Many myths exist about Emotional Support Animals (ESAs). People need to know the actual facts about who can own them, what they are for, where they can go and what they do. There is plenty of information about them online. But much of it is inaccurate and misleading.
ESAs provide comfort to people with diagnosed mental and emotional disabilities.
For example, an individual suffering from depression may find an ESA provides a sense of purpose and something to live for.
Also… someone suffering from panic attacks or anxiety may find it calming and comforting to have an ESA.
I founded a groundbreaking and therapist recommended video course called The Anxiety Cure.
I love sharing tools to help people to live their calmest and happiest lives.
With this mind, I created this article to encourage you to learn the facts on Emotional Support Animals.
So read on to gather helpful information so you can learn to separate fact from fiction when it comes to ESAs.
Not everyone qualifies for an ESA. A licensed mental health practitioner has to evaluate your mental health and issue a letter that legitimizes your ESA. The therapist must believe that the animal will provide you with emotional support and psychological benefits. Your letter won’t hold up in a court of law if it isn’t approved and signed by a qualified, licensed mental health professional.
The companies like ESA Pet or Pettable can supply you with a legitimate ESA letter in California. You take a short confidential assessment and have a telehealth appointment with a licensed mental health practitioner in your state. If you’re a suitable candidate, you will receive your letter in 24 hours.
ETAs are not service animals. Service animals are highly trained to perform specific functions for individuals with a physical or psychological disability. ESAs aren’t trained to perform any specific tasks.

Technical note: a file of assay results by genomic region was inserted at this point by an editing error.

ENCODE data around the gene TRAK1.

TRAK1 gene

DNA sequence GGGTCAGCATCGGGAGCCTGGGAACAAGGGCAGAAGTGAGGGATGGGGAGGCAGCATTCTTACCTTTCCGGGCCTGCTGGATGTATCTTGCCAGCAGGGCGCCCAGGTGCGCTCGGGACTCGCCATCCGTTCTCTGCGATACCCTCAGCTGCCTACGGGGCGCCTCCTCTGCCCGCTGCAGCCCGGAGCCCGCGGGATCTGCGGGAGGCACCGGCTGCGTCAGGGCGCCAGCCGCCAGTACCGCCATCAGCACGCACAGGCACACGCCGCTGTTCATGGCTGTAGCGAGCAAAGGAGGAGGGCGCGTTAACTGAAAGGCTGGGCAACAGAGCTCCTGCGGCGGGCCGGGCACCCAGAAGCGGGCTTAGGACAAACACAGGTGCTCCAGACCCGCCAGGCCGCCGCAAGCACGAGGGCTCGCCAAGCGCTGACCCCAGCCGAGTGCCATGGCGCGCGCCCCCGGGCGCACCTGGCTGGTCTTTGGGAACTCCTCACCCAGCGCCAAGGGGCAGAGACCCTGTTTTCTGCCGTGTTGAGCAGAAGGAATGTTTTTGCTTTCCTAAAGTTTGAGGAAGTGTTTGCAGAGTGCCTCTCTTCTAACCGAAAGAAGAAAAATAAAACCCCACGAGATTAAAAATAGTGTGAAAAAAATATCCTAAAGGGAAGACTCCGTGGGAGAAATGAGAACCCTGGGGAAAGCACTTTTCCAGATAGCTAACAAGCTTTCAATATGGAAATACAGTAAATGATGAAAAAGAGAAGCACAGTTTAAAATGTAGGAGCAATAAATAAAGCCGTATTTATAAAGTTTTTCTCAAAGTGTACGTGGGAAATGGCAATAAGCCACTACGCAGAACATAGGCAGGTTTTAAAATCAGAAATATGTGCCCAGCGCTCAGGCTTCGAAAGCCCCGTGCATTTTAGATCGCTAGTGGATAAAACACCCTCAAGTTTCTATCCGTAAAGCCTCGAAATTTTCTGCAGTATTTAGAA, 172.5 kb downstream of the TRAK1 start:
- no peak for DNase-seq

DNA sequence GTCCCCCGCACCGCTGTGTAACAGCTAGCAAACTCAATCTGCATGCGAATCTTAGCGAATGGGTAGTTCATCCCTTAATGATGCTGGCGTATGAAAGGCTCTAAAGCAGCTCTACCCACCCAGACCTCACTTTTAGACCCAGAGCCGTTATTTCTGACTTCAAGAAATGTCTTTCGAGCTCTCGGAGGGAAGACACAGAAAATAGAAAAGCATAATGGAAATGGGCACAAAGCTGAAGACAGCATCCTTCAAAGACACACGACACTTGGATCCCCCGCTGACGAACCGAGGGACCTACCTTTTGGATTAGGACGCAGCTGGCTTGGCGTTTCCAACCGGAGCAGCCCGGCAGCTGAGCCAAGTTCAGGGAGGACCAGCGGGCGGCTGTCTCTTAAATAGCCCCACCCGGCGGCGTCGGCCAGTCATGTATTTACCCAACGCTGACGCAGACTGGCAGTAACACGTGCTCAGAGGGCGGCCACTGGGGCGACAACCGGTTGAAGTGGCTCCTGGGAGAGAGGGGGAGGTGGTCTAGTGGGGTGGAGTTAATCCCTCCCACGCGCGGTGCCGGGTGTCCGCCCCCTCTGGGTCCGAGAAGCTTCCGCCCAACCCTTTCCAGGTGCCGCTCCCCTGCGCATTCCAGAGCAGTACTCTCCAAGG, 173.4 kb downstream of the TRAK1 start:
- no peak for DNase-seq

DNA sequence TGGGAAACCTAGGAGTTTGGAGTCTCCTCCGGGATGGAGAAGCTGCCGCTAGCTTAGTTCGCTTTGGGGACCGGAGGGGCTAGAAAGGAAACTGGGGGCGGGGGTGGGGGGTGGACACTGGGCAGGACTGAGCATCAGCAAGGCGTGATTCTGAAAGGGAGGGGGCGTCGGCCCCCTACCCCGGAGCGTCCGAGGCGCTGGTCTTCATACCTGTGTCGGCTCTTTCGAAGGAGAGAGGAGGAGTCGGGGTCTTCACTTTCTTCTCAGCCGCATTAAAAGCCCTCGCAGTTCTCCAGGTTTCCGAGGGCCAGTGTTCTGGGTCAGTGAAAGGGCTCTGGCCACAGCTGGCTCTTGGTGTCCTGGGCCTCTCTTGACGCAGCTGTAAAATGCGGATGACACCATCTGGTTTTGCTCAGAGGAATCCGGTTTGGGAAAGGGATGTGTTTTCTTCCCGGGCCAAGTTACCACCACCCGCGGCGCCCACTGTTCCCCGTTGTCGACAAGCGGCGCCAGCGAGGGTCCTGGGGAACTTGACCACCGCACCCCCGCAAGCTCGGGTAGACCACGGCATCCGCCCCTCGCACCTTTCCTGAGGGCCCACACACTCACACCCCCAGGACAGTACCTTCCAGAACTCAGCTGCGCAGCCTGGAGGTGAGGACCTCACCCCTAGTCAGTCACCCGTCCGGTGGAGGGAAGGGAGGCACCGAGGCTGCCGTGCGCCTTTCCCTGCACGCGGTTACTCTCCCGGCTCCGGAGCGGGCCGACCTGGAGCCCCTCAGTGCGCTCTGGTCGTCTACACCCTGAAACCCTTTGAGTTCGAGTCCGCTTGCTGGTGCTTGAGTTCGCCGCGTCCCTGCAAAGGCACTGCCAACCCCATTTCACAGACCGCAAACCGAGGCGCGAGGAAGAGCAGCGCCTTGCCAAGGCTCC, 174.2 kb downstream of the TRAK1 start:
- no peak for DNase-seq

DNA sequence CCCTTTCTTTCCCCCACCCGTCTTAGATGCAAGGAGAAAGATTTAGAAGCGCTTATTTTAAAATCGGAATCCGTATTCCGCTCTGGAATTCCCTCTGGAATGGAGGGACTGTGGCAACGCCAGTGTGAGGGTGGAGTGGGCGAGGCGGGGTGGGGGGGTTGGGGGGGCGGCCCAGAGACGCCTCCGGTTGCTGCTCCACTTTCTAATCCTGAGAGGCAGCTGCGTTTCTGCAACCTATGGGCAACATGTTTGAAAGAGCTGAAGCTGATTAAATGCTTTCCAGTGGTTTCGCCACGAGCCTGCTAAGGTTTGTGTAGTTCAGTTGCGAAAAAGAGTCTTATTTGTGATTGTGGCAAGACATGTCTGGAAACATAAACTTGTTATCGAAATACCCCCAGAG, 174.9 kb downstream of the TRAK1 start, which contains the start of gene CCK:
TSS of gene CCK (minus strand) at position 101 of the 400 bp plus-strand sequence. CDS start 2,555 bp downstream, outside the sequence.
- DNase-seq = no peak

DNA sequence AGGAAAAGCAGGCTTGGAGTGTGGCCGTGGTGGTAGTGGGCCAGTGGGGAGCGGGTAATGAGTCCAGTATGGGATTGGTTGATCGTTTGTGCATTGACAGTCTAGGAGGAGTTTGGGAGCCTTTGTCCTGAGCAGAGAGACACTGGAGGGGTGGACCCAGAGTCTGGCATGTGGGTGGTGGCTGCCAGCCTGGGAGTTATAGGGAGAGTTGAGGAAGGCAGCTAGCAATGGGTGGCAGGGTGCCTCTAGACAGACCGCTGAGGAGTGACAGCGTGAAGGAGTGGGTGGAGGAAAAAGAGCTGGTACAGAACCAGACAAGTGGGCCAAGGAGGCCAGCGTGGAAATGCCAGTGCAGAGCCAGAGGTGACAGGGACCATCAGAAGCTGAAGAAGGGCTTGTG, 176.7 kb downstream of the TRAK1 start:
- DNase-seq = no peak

Service animals have to undergo tests and become certified before qualifying. The tasks they perform enhance the ability of the disabled person to live independently and participate fully in society. Service animals have many legal rights in the U.S. in large part due to the Americans with Disabilities Act (ADA). An ESA is not recognized by law as a service animal.
You can live with your ESA in a building that doesn’t permit pets.
The Fair Housing Act permits you to have an ESA, but you do need an ESA letter from a mental health practitioner that states that you need one.
Your ESA doesn’t have special rights in public areas like service dogs. You can’t take an ESA into a grocery store or restaurant that isn’t pet-friendly.
It is not like a service animal that can accompany an owner into spaces open to the public like museums, theatres, schools, and restaurants.
In March 2021, new rulings by the Department of Transport in the U.S. rolled back protections for emotional support animals, and airlines now have the option of deciding whether or not they allow ESAs on their flights. Before this, the Air Carriers Access Act that prohibits discrimination against passengers with disabilities meant you could fly with an ESA at no extra charge as long as you had the appropriate documents.
The new rule has resulted in many domestic airlines not accepting ESAs in the cabin. They may still accept ESAs under a certain weight for a fee. If you are hoping to travel with your ESA, you should contact a carrier before booking your flight to learn more about the airline policies and possible restrictions for an ESA. International airlines flying to other countries usually still permit you to fly with an ESA.
It is not obligatory for your ESA to wear a vest, and you do not have to “certify” or “register” it. You may come across online sites that offer certification or registration services for ESAs, but they are simply trying to make money off your lack of knowledge.
All you need is a letter to prove the ESAs special status.
You can get such a letter if a medical health practitioner believes that animal companionship would benefit you.
Most ESAs are simply pets before someone obtains an ESA letter.
There are no legal or valid certifications or training requirements for ESAs. A letter stating the need is all that’s required under the law.
Separating fact from fiction isn’t always easy when it comes to ESAs. There are fraudsters who try to exploit owners of ESAs with fake information. One myth is that ESAs need to be registered. It is a misconception that anyone can get an ESA. Only people with an emotional or mental disability diagnosed by a mental health practitioner can get an ESA letter. Another common myth is that an ESA is the same as a service animal when the two are very different. Hopefully, the above information will make you more informed about ETAs, where they’re allowed to go and their legal status.
Join my therapist recommended video course: The Anxiety Cure.